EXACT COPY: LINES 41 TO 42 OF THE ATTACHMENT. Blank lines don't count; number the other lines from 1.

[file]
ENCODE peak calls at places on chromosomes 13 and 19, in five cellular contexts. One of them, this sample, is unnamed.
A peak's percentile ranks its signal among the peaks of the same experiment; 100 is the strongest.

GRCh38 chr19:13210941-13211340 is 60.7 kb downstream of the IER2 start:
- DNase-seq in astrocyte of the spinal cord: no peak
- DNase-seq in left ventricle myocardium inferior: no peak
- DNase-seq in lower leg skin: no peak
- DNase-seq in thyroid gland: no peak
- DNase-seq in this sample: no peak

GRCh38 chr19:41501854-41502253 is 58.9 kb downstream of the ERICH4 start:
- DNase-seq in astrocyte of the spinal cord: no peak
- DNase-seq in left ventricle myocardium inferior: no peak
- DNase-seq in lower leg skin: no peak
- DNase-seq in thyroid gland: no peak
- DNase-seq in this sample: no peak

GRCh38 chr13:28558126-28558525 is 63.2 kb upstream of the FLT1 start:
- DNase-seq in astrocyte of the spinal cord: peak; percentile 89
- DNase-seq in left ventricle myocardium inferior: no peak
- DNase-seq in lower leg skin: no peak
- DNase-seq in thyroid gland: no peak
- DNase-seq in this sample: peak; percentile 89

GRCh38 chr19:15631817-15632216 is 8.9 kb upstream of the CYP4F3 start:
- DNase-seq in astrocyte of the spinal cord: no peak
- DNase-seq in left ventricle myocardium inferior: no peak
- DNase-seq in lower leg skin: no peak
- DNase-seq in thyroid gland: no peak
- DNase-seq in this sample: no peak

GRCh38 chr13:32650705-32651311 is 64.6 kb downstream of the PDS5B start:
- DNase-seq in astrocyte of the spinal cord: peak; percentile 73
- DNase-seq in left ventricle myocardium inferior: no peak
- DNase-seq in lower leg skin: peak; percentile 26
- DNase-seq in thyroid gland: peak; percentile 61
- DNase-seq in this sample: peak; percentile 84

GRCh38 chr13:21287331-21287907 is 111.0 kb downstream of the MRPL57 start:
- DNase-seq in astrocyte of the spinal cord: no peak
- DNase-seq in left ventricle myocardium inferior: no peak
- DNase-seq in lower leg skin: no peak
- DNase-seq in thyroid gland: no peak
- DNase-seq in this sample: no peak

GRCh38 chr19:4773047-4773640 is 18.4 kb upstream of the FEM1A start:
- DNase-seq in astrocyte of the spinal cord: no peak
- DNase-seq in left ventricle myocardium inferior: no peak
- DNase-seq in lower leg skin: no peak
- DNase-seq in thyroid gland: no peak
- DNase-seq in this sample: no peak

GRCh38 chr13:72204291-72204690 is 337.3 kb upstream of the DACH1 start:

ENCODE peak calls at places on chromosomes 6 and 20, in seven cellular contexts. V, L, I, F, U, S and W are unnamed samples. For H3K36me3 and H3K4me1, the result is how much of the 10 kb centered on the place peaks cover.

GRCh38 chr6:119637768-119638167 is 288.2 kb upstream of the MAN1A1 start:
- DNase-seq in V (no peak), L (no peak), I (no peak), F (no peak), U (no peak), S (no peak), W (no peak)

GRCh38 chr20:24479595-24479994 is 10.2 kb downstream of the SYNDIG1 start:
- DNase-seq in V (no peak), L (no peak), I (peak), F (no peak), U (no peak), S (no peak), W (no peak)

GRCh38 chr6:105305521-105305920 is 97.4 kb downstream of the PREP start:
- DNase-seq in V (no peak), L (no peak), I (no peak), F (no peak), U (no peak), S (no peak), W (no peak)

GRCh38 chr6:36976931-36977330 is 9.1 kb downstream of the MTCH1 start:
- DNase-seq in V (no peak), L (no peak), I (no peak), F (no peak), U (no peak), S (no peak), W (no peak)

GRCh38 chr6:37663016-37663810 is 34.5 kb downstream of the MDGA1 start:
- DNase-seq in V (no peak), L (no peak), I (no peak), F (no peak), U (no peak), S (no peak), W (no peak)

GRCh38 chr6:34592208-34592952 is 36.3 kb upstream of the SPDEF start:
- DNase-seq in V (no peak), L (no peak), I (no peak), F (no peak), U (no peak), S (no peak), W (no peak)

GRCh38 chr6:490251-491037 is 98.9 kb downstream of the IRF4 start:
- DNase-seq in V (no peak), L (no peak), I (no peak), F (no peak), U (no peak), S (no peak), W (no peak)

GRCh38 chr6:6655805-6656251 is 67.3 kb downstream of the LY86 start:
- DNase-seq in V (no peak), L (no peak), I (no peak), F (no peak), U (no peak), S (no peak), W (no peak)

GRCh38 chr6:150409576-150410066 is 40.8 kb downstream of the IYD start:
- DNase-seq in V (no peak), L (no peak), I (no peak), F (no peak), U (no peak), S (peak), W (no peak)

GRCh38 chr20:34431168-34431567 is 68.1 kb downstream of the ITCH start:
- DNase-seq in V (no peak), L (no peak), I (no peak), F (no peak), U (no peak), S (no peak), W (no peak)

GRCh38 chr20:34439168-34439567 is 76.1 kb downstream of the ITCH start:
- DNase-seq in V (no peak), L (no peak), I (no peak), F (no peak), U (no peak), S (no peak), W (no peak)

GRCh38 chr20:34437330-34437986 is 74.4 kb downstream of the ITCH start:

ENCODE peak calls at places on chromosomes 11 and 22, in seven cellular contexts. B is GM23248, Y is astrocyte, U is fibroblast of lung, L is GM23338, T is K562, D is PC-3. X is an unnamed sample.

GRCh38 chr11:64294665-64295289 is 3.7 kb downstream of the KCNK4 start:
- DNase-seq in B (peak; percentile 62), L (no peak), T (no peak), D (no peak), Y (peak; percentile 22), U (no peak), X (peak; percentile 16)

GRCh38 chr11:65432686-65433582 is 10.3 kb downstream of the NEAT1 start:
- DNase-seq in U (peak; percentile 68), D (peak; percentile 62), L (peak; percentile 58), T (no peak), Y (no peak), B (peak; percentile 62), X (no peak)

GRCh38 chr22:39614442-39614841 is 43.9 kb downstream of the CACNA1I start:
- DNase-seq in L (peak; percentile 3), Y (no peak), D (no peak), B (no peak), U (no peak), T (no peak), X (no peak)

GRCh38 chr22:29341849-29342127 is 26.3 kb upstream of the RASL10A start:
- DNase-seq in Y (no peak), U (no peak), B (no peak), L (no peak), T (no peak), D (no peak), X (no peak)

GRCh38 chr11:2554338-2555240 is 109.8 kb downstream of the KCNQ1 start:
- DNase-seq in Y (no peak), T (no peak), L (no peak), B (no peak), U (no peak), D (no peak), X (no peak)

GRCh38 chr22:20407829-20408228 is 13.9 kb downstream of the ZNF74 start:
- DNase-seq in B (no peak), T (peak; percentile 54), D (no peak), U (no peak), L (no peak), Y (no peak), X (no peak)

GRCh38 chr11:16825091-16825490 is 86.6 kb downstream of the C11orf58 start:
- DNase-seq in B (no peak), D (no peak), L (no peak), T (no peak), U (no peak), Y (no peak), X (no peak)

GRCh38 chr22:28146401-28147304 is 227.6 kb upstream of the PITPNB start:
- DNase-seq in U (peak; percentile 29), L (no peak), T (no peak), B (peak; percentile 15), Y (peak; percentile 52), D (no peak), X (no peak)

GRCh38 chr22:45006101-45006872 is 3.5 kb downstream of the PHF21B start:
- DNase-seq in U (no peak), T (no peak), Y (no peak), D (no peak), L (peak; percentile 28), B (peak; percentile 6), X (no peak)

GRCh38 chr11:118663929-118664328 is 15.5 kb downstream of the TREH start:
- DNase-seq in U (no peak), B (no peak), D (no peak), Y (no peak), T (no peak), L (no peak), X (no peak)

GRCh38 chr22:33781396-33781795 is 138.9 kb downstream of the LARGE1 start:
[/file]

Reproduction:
- DNase-seq in left ventricle myocardium inferior: no peak
- DNase-seq in lower leg skin: no peak